Now examine the score frame, which gives information about each new variable, including its type, which original variable it is derived from, its (cross-validated) correlation with the outcome, and its (cross-validated) significance as a one-variable linear model for the outcome.

knitr::kable(score_frame)
varName varMoves rsq sig needsSplit extraModelDegrees origName code recommended
x TRUE 0.0255682 0.0003311 FALSE 0 x clean TRUE
x_isBAD TRUE 0.0000594 0.8635365 FALSE 0 x isBAD FALSE
xc_catP TRUE 0.0623790 0.0000000 TRUE 5 xc catP TRUE
xc_catN TRUE 0.9685271 0.0000000 TRUE 5 xc catN TRUE
xc_catD TRUE 0.1100452 0.0000000 TRUE 5 xc catD TRUE
x2 TRUE 0.0001707 0.7707031 FALSE 0 x2 clean FALSE
xc_lev_NA TRUE 0.4865748 0.0000000 FALSE 0 xc lev TRUE
xc_lev_x_level_minus_0_5 TRUE 0.1420567 0.0000000 FALSE 0 xc lev TRUE
xc_lev_x_level_0 TRUE 0.0004419 0.6391115 FALSE 0 xc lev FALSE
xc_lev_x_level_0_5 TRUE 0.1151268 0.0000000 FALSE 0 xc lev TRUE
xc_lev_x_level_1 TRUE 0.4610722 0.0000000 FALSE 0 xc lev TRUE

Notice that the variable xc has been converted to multiple variables:

  • an indicator variable for each common possible level (xc_lev_*)
  • the value of a (cross-validated) one-variable model for y as a function of xc (xc_catN)
  • a variable indicating when xc was NaN in the original data (x_isBAD)
  • a variable that returns how prevalent this particular value of xc is in the training data (xc_catP)
  • a variable that returns standard deviation of y conditioned on xc (xc_catD)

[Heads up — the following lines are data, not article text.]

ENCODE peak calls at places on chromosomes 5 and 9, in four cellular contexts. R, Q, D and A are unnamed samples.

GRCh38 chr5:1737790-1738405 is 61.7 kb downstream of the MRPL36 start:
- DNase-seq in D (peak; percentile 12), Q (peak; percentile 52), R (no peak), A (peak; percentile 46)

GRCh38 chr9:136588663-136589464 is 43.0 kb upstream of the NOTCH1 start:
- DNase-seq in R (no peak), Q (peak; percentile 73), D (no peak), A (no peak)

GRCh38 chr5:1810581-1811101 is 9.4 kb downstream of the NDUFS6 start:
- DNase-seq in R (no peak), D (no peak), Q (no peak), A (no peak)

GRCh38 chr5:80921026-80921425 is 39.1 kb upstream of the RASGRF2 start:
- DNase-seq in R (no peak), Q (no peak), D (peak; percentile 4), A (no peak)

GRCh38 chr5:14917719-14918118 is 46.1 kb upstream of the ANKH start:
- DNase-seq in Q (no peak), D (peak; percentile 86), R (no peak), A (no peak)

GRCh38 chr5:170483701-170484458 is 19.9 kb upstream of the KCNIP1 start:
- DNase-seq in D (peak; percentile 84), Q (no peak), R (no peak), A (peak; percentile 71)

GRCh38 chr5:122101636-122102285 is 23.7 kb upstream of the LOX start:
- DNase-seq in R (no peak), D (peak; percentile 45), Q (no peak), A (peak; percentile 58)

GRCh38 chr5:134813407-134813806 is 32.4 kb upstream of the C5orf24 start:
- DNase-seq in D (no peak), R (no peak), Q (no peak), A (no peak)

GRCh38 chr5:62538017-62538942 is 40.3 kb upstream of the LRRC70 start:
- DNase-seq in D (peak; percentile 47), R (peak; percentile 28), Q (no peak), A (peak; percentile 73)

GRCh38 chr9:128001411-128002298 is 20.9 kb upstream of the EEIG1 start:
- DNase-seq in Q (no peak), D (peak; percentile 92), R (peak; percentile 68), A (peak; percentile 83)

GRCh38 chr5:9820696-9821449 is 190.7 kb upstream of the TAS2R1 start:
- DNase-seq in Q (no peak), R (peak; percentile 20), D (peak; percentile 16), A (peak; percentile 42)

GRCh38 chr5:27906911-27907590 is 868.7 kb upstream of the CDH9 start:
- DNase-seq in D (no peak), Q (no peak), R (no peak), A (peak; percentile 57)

Any or all of these new variables are available for downstream modeling.

The recommended column indicates which variables are non constant (has_range == True) and have a significance value smaller than default_threshold. See the section Deriving the Default Thresholds below for the reasoning behind the default thresholds. Recommended columns are intended as advice about which variables appear to be most likely to be useful in a downstream model. This advice is attempts to be conservative, to reduce the possibility of mistakenly eliminating variables that may in fact be useful (although, obviously, it can still mistakenly eliminate variables that have a real but non-linear relationship to the output).

Let’s look at the recommended and not recommended variables:

# recommended variables
score_frame[score_frame[['recommended']], 'varName', drop = FALSE]  %.>%
  knitr::kable(.)
varName
1 x
3 xc_catP
4 xc_catN
5 xc_catD
7 xc_lev_NA
8 xc_lev_x_level_minus_0_5
10 xc_lev_x_level_0_5
11 xc_lev_x_level_1
# not recommended variables
score_frame[!score_frame[['recommended']], 'varName', drop = FALSE] %.>%
  knitr::kable(.)
varName
2 x_isBAD
6 x2
9 xc_lev_x_level_0

Let’s look at the top of d_prepared. Notice that the new treated data frame included only recommended variables (along with y).

d_prepared %.>%
  head(.) %.>%
  knitr::kable(.)
x x_isBAD xc_catP xc_catN xc_catD x2 xc_lev_NA xc_lev_x_level_minus_0_5 xc_lev_x_level_0 xc_lev_x_level_0_5 xc_lev_x_level_1 y
-4.9017858 0 0.2372372 0.8828538 0.1100874 0.3295212 0 0 0 0 1 0.8612389
7.0173132 0 0.2372372 0.8828538 0.1100874 0.7063760 0 0 0 0 1 0.7898418
0.8487485 0 0.2395210 0.8759557 0.1087225 -0.7385409 0 0 0 0 1 0.8692236
-0.4358876 1 0.2005988 0.4849321 0.1423751 -0.4047655 0 0 0 1 0 0.4754084
-0.0936027 1 0.2372372 0.8773338 0.1064295 0.3993567 0 0 0 0 1 0.9998406
-0.4358876 1 0.2395210 0.8759557 0.1087225 0.2835836 0 0 0 0 1 0.8772700